Wednesday, December 23, 2009

The Commune DVD is here!

My first foray into the indy film market is done!

A labor of love for over 2 years, The Commune is now available for everyone to enjoy. We worked really hard on the DVD to pack it with many extra features including deleted scenes, behind-the-scenes interviews and not one but TWO entire commentary tracks that take you deep inside the making of the movie and the process of developing the story, themes and symbolism hidden within The Commune.

OK, enough hyperbole for now.

Allow me to fill you in on the backstory of The Commune.

Almost three years ago, my good friend and brilliant screenwriter, Elisabeth Fies started working on pre-production on her first feature film, Pistoleras. Now, her screenplay for Pistoleras had already won a couple of awards and everyone who read it instantly recognized not only its smart mashup of Spaghetti western and teen flick genres, but its instant marketability.

While Lis started casting the movie, my other good friend, comic book artist Charles Yoakum begin work in the graphic novel version of the movie.

I concentrated on the production and post-production workflow. At the time, affordable HD camcorders were just hitting the market, and the Panasonic HVX200was getting lots of buzz due to it's ability to shoot 1080p at 24fps - in other words, produce a convincing film-look for under $6000. Add to that, the new 35mm adapters that were coming out like the Brevis and the Red Rock Micro which allow for true 35mm depth of field just like the big boys in Hollywood, and this combo looked to me to be the perfect way to enter the feature film market with a microbudget.

We started to do some screen tests but soon realized that the scope of the project was just too big for the resources that we had available. The script just had too many characters, too many locations, too much action choreography and to be honest, we had too little experience to do the script justice. Although Lis and I both had filmschool backgrounds, and I had over 15 years experience as a professional editor (mostly documentaries and corporate videos), this would be our first feature film. We decided that it would be best of we got our feet wet on a smaller-scale project that had fewer locations and actors, and that we could shoot in a matter of weeks.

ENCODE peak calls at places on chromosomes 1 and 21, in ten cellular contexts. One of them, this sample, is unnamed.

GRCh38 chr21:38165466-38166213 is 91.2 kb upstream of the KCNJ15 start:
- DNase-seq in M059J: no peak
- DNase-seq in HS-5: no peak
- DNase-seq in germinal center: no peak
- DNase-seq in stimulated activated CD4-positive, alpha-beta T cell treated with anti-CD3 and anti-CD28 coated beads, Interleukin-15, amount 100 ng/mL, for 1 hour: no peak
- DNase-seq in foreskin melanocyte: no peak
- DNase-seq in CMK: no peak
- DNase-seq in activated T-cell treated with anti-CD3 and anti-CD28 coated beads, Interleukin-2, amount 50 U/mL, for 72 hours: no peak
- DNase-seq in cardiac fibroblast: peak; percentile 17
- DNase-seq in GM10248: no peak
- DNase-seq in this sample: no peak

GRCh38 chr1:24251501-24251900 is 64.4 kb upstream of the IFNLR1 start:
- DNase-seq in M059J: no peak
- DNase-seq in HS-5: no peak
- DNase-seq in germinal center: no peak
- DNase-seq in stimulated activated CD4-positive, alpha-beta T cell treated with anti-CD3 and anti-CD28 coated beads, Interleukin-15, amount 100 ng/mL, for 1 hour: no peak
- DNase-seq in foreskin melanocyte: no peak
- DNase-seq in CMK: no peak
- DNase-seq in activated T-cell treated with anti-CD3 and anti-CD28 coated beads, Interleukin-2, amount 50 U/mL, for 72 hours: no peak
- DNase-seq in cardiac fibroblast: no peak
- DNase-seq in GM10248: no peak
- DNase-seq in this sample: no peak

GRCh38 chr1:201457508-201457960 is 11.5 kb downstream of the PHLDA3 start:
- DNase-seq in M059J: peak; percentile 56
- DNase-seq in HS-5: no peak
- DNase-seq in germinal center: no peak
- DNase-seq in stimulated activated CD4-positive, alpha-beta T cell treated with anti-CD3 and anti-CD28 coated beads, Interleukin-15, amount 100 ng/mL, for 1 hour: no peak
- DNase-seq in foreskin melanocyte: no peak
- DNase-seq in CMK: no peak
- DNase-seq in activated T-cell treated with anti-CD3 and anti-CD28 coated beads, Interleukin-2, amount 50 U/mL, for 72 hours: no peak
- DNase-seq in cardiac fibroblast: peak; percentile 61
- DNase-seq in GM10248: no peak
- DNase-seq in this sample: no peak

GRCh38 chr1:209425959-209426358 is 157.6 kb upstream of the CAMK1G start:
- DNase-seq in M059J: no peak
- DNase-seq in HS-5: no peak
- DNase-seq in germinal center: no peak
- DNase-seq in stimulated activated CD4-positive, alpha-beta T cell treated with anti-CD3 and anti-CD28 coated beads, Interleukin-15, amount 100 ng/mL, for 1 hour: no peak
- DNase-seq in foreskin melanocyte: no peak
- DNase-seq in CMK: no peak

Lis happened to have a screenplay that she had been working on that was almost ready to go, so she emailed it to me. I was blown away. Again, this was a genre mashup but this time a classic 70's style thriller mixed with a coming of age drama, all wrapped up inside the creepy Patchouli oil drenched commune. It was a slow-burn kind of story where you get lost in the intrigue and the amazingly honest love story and then BLAMMO you get blindsided at the end and realize that what you thought the story was about was far, far from the awful truth.

This was The Commune.

(To be continued...)

Tuesday, December 22, 2009

Why Special FX Shouldn't Be the Deciding Factor for Directing a Movie

In my previous post I stated that just because some guy could animate some nice robots, maybe that's not the best reason to give him $30 million to direct a movie.

You see, movies kinda have something to do with story and motivation and human emotions and metaphor and psychology and... oh heck, just watch these brilliant deconstructions of why Star Wars: The Phantom Menace sucked beyond belief and you'll see what I mean.

Friday, December 18, 2009

Turn $300 into $30 Million!

Ok, so I'm sure you've heard about this one:

From Uruguay to Hollywood

Now first off, good for him. Any story of newbie signing a huge deal sets a precedent that can only be good for us other indy filmmakers.

However, three things pop into my mind:

1) I can understand hiring the guy as a special effects supervisor or something, but a director? Puh-leeze. Take the robots away and what do you have? Story? Human interaction?

2) Even if he is a director, does hollywood really need another Roland Emmerich or Michael Bay?

3) I'm sick of these ridiculous budget numbers - $300 - really? Like how about the cost of your computer, or Maya, or After Effects, or Final Cut, or the stolen music? It's still micro-budget, but to make that clip from scratch is at least $10,000.

that's all for now - get back to work...

Monday, December 14, 2009

Blame my mother... really.

I can remember watching all sorts of weird, crazy and utterly horrible movies as a kid. My folks would pack us into our VW squareback and my sister and I would sit in the backseat, cozy in our pajamas, and cram freshly popped popcorn down our throats.

Yes, we were at the drive-in.

We watched all sorts of grade z monster movies like Sssssssand Bugand the occasional Japanese creature feature like War of the Gargantuas.I especially remember watching this one crazy film where people in a hi-rise complex were throwing up all over each other, getting naked and doing strange things...

My mother told us to close our eyes for that one.

I would discover later that that film was David Cronenberg's They Came From Within(also known as Shivers).

When I was twelve, my mother took me and a buddy to see a new sci-fi monster film that everybody was talking about. It was rated R for good reason - gore, horror and the kind of jump-scares that were sending people fleeing from the theaters. Of course, this didn't stop her from taking us right on in.

That movie was Alien, and suddenly I realized that monster movies needn't be grade-z shlock. They could be elegant. Thought-provoking. And still scary as hell.

Thanks Ridley.

And thanks, mom.